Flying for pleasure and adventure over long distances in the British Empire was part of the individualisation of imperial travel. British-manufactured light aircraft played their part in the late imperial movement. Typical of the young, moneyed and leisured aerial adventurers, Sir Robert Clayton flew his Moth to Egypt in 1932 to take part in an official desert survey. Whether for moral support, company or security, many people embarking on private adventure flights did so with a partner. Partnered flying across the Empire attracted less attention in the 1920s and 1930s than did long-distance journeys flown solo. Amy Johnson was the first, but neither the only nor the last woman to soar solo between the extremities of the British Empire. As in Johnson's case, the clamour surrounding Jean Batten was astonishing. Both women's heroic reception contrasted with the chill which Lorres Bonney felt after her epic flight.
In an inward-looking era the central issue in British aviation was the defence of the island against foreign (especially German) air attack. During the first decade of the twentieth century aeronautical developments posed a new threat to one of Britain's most enduring concerns: protection from invasion. In view of the boost given to aviation by the First World War, the British Government decided to examine the post-war prospects for civil aviation and the possibility of employing demobilised personnel and surplus wartime aircraft. Some of the first peacetime applications of flying overseas were patrol, policing and defence of imperial space newly enlarged to more than two million square miles by post-War territorial mandates. The thought of using aviation to modernise and perpetuate Britain's glorious maritime Empire dovetailed with the revival of a spirit of imperialism in Britain after the First World War.
W. G. H. Salmond initially thought of involving existing British air transport companies but he concluded quickly that each was too self-absorbed. The Atlantic crossing had been 'by a British pilot and navigator, in a British machine powered by British engines'. In recognition of a staggering achievement generally, but in celebration of a triumph for British aviation in particular, both J. R. Alcock and A. W. Brown were made Knights Commander of the British Empire. Ignoring the prospect of direct air service between England and Empire, J. B. Seely judged that Egypt would be 'an ideal starting point' for air journeys to India, Australasia, and central, East and South Africa. Not only did the Smiths link Britain and Australia by air, but the Royal Air Force (RAF) ended its African air route survey and its programme of establishing basic aviation infrastructure.
Sir Francis Younghusband, aligned the Royal Geographical Society (RGS) prominently with aviation and aimed to interest the British public in quick communication by air. Glimpses of a future programme of organised civil aviation in the British Empire were reaching geography teachers, the reading public, scientists and professionals working in transport. The RGS was a venue for airing aviation exploits and challenges for as long as overseas flying resonated with discovery and exploration. The speakers who addressed the subject of aviation efficiency at a conference in London in February 1921 were whistling in the wind. The idea and the pursuit of Empire aviation might have folded had it not been for people who aligned it with Britain's strategic interests. The council of the British Empire League, which met at the House of Lords in March 1922, made a last-gasp plea for British Government assistance for an Empire airship service.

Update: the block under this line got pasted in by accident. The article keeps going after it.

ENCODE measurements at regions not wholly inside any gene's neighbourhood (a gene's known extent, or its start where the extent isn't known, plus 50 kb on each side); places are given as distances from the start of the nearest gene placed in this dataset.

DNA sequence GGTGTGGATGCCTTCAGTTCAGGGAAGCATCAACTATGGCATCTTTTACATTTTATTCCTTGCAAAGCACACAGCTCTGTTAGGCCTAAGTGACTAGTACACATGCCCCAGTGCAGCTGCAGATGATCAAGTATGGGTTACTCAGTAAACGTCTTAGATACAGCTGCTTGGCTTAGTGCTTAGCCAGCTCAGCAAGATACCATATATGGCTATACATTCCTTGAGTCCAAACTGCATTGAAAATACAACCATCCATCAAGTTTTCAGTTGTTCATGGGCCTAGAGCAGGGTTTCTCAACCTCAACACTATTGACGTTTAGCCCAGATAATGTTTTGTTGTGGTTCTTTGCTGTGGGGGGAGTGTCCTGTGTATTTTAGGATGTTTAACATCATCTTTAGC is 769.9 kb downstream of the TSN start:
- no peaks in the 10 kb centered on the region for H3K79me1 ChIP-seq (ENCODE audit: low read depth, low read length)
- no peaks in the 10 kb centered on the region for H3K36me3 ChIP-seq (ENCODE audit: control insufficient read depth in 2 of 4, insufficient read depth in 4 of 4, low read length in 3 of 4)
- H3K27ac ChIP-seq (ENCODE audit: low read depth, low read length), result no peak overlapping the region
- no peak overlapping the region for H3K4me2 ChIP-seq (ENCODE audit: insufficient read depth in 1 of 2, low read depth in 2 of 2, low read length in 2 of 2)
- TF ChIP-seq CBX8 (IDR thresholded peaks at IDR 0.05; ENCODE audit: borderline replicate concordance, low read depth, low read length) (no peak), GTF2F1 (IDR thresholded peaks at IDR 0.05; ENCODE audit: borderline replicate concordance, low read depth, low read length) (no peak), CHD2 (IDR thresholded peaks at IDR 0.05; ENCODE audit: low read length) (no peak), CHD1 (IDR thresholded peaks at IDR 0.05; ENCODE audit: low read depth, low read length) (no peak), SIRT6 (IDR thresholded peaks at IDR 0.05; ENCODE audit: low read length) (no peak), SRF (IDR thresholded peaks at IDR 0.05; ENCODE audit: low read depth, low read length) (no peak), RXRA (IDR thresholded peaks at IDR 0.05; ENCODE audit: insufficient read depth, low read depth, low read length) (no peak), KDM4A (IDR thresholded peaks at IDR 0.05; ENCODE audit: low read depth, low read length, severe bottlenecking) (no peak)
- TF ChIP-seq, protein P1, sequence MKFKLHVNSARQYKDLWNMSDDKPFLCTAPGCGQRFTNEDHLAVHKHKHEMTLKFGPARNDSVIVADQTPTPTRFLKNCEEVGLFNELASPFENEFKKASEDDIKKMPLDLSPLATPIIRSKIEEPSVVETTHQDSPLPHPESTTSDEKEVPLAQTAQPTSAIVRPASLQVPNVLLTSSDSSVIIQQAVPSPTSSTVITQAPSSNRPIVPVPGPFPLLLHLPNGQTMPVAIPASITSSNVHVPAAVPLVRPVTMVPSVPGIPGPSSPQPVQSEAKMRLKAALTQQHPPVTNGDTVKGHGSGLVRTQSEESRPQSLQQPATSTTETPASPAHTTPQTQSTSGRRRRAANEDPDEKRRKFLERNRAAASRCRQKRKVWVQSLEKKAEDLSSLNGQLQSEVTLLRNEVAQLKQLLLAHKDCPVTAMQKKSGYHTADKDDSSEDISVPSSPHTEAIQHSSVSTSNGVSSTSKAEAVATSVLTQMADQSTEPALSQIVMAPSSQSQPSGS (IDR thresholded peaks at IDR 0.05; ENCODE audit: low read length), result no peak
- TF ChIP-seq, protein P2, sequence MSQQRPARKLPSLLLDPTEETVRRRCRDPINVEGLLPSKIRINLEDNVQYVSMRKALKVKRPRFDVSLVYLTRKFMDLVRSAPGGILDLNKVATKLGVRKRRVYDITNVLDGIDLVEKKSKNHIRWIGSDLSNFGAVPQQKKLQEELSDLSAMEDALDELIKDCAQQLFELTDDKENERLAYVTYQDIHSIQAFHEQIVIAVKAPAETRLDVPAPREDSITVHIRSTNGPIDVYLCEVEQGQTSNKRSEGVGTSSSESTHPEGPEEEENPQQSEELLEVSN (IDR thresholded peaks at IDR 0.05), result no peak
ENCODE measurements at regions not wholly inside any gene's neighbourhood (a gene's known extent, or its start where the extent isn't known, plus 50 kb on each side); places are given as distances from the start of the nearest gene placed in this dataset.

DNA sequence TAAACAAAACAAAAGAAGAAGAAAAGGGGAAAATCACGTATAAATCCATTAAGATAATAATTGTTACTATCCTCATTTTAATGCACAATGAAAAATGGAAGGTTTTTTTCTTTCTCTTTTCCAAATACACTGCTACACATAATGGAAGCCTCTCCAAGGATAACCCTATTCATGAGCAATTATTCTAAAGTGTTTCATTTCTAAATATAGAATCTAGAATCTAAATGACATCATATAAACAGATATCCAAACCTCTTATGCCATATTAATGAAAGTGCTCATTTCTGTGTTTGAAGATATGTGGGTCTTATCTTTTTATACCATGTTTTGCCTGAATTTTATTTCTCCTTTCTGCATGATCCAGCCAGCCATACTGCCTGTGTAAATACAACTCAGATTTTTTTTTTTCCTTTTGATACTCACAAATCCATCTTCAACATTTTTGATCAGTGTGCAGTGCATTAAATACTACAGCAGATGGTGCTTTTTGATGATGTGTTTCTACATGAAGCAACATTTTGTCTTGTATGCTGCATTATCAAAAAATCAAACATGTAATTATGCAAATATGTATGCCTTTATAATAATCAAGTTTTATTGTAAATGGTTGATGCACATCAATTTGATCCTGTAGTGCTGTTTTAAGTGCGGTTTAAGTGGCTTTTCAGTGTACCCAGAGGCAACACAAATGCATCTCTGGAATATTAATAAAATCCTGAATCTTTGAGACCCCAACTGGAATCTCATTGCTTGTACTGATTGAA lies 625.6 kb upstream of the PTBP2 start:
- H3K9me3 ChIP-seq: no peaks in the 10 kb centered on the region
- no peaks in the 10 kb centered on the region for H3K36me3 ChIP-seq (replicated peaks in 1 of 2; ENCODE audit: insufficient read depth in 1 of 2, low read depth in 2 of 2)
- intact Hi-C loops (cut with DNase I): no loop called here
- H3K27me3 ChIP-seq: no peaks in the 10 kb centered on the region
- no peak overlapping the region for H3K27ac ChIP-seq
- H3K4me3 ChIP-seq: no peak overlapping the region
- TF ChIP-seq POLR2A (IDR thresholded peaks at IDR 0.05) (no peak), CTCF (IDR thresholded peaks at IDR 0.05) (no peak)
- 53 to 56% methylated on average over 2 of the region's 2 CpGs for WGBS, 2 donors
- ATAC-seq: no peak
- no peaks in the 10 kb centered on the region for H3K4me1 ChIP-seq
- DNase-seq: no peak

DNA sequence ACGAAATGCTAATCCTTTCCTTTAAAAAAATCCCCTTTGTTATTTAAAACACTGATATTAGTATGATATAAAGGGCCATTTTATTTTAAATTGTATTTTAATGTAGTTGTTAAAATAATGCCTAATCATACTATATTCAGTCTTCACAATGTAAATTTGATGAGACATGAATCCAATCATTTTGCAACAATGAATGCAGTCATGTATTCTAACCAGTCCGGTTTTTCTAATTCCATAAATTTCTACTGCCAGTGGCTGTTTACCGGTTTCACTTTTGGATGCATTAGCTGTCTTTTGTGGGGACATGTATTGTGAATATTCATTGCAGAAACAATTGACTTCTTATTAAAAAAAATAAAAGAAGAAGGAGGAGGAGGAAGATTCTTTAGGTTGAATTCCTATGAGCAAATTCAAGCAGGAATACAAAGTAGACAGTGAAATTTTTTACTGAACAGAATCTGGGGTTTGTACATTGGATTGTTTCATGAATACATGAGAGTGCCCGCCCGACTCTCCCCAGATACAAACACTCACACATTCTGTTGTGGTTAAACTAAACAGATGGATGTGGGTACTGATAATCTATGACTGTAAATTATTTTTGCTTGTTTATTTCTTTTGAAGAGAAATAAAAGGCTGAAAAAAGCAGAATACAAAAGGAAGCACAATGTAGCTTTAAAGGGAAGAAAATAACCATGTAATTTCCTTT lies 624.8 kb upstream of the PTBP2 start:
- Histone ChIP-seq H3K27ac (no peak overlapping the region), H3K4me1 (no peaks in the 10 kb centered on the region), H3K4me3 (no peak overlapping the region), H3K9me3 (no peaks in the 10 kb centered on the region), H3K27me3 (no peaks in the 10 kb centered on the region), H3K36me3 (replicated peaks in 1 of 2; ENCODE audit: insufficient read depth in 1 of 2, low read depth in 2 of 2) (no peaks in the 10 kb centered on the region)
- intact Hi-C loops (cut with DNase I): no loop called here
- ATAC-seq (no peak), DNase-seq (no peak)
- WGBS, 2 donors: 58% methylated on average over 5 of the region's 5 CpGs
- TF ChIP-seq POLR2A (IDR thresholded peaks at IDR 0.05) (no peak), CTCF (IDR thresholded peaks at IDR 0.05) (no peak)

Time would show that by virtue of his work for British aviation generally, and Empire aviation in particular, it was a masterstroke choosing Sefton Brancker to succeed Sykes. At the Imperial Economic Conference in October 1923 delegates from the dominions and India showed interest in C. D. Burney's airship proposals, and in aerial survey. They also spoke of their willingness to co-ordinate Empire aviation. In November 1924, Sir Samuel Hoare became, for the second time, the Cabinet minister responsible for civil aviation in S.Baldwin's second Conservative administration. Under Sir Samuel Hoare's guidance, more practical steps were taken to launch Empire aviation in the second half of the 1920s. Speaking in public, the leaders of putative British Empire civil aviation interpreted the project for outsiders, practising the art and socialising the technology. In 1927, German progress in civil aviation was set out clearly in a lecture to the Royal Aeronautical Society.
Alan Cobham had no difficulty raising the extra money from the aeronautical industry that grasped the propaganda value of a flight by the Director of Civil Aviation. Within nine months of his Asian tour with Sefton Brancker, Cobham set out on his first African flight. Cobham's return to Britain from Australia on the first day of October 1926 was scripted perfectly. In April 1927, the same month that the Royal Air Force (RAF) flew Brancker from Egypt to Tanganyika and back to drum up support for an East African air service, Cobham was making plans to fly round the world. Cobham denied his bravery and argued that, on the contrary, his flights had been made to stress the safety of civil aviation. Individual pilots attracted attention to themselves, but in Cobham's view, it was a displaced affection.